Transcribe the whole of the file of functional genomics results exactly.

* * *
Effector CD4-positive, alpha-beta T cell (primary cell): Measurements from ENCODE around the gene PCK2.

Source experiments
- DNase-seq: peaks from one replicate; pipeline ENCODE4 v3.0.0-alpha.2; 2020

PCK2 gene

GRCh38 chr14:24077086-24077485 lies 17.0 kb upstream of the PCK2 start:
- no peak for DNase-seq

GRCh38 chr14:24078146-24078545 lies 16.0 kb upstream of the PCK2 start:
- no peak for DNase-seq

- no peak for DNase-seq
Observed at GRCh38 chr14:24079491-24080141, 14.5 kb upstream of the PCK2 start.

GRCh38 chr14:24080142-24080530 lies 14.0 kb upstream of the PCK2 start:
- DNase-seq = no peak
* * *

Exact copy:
Effector CD4-positive, alpha-beta T cell (primary cell): Measurements from ENCODE around the gene PCK2.

Source experiments
- DNase-seq: peaks from one replicate; pipeline ENCODE4 v3.0.0-alpha.2; 2020

PCK2 gene

GRCh38 chr14:24077086-24077485 lies 17.0 kb upstream of the PCK2 start:
- no peak for DNase-seq

GRCh38 chr14:24078146-24078545 lies 16.0 kb upstream of the PCK2 start:
- no peak for DNase-seq

- no peak for DNase-seq
Observed at GRCh38 chr14:24079491-24080141, 14.5 kb upstream of the PCK2 start.

GRCh38 chr14:24080142-24080530 lies 14.0 kb upstream of the PCK2 start:
- DNase-seq = no peak